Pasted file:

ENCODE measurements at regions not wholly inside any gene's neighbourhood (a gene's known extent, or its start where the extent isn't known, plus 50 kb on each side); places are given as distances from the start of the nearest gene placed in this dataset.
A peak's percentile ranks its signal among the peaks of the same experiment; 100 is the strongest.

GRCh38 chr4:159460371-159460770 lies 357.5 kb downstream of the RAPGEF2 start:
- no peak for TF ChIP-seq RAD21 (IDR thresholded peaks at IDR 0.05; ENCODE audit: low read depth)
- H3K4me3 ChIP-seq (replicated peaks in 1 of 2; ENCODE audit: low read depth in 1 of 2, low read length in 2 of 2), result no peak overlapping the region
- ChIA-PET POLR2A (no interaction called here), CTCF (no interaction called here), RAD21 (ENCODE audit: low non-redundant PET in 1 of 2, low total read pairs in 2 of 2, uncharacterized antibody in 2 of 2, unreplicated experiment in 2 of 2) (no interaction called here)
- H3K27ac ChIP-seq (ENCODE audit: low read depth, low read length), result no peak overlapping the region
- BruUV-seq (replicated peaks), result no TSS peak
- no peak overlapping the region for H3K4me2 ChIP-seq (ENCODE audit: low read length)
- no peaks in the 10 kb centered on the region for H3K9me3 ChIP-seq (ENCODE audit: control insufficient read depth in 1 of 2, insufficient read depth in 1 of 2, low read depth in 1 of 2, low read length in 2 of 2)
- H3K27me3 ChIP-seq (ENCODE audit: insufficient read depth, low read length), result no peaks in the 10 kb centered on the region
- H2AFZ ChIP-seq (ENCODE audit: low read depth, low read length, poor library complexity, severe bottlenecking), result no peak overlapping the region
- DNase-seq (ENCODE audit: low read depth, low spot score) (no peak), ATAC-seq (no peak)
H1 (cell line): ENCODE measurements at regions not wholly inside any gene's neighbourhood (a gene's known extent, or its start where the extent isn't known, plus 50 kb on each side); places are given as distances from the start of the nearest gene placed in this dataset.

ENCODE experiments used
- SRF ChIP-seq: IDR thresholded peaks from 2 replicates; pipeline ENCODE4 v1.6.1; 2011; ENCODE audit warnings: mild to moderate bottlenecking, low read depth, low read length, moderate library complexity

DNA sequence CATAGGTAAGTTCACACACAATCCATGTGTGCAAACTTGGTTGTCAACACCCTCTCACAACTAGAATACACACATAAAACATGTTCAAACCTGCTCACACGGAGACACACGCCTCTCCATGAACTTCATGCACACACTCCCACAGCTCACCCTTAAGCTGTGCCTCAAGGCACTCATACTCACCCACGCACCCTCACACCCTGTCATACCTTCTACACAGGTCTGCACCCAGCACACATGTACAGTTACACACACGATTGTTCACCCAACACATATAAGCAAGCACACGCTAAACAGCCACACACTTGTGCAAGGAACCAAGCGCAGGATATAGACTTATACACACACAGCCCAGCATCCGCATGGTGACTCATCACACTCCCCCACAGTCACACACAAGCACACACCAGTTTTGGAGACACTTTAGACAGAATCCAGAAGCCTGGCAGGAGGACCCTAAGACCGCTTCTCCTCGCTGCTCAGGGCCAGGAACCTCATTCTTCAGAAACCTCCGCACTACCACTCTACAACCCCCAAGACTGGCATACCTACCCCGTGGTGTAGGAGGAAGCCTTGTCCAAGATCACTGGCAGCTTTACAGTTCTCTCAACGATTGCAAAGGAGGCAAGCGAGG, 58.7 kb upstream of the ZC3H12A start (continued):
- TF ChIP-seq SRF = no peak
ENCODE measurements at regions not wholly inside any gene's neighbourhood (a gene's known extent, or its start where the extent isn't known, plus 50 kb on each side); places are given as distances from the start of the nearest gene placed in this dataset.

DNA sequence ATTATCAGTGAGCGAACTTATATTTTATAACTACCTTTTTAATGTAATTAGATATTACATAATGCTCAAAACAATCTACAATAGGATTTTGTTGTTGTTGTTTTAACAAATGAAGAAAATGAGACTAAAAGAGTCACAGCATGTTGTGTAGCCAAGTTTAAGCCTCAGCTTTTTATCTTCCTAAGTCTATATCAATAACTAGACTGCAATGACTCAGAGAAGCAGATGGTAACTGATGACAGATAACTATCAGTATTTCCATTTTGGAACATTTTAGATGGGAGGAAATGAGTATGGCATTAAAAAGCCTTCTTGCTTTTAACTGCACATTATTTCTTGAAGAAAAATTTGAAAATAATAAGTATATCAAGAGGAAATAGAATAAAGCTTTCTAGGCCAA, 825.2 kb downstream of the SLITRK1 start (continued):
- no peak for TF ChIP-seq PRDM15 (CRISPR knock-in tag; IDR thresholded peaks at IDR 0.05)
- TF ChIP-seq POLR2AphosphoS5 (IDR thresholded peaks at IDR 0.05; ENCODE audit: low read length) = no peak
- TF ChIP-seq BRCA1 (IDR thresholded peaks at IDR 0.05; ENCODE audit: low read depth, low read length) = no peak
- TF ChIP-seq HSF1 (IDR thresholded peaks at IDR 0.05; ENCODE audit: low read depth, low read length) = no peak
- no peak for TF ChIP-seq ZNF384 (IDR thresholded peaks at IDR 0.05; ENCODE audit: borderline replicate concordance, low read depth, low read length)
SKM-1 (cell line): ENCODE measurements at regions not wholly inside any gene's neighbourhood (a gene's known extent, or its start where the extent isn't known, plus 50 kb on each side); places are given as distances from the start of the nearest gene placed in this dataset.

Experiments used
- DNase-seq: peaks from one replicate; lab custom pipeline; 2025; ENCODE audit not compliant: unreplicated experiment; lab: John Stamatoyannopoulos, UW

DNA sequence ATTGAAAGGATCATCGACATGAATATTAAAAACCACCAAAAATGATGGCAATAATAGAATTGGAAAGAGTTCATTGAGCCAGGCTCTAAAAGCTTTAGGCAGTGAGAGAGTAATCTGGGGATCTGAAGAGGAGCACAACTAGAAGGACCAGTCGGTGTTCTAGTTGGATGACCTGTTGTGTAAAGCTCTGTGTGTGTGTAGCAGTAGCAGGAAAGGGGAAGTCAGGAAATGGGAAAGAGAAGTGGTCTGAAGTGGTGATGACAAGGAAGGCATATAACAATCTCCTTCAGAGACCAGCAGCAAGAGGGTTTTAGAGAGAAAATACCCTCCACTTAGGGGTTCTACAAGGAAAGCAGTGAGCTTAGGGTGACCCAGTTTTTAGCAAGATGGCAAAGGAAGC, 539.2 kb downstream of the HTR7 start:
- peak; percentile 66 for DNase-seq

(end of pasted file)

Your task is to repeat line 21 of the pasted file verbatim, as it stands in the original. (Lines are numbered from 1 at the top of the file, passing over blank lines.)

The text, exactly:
- no peak for TF ChIP-seq PRDM15 (CRISPR knock-in tag; IDR thresholded peaks at IDR 0.05)